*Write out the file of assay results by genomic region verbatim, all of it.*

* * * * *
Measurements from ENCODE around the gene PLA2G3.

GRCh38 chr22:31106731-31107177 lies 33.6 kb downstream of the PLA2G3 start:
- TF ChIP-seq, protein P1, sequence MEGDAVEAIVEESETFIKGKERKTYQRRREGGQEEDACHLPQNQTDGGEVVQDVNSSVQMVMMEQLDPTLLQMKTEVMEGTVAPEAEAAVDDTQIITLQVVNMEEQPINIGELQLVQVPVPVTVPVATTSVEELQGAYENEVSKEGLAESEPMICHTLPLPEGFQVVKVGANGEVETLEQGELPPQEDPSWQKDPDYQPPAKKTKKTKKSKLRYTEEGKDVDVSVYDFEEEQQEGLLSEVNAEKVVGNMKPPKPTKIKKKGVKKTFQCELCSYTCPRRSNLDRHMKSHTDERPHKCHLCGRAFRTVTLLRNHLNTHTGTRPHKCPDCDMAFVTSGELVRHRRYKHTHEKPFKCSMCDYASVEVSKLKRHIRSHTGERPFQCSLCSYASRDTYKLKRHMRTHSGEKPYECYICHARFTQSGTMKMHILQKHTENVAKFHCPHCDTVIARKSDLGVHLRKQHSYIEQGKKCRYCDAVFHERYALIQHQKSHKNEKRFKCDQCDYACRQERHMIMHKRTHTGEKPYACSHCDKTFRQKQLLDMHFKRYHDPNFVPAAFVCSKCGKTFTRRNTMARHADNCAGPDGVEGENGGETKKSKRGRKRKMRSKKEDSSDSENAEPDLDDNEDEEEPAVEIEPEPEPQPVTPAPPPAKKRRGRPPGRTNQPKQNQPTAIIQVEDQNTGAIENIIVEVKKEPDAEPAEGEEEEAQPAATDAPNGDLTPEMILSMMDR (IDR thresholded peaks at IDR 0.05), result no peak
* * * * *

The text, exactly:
Measurements from ENCODE around the gene PLA2G3.

GRCh38 chr22:31106731-31107177 lies 33.6 kb downstream of the PLA2G3 start:
- TF ChIP-seq, protein P1, sequence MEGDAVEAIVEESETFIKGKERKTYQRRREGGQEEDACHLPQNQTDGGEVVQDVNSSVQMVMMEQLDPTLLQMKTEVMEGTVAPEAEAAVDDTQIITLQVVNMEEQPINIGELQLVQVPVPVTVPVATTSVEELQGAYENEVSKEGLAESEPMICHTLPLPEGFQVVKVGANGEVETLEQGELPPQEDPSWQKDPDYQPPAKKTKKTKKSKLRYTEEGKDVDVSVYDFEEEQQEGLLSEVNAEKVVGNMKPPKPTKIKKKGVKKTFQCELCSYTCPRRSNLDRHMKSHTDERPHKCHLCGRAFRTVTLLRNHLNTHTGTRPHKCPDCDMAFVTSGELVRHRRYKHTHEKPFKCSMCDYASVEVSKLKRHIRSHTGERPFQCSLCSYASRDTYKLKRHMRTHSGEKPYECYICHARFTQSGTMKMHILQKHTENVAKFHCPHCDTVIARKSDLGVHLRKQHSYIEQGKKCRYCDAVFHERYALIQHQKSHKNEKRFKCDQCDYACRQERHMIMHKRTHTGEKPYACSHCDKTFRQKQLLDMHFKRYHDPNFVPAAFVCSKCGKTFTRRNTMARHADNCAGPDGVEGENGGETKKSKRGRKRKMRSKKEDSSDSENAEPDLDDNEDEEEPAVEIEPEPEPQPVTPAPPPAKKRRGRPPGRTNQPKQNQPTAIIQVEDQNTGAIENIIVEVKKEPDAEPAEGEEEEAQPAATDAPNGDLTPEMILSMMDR (IDR thresholded peaks at IDR 0.05), result no peak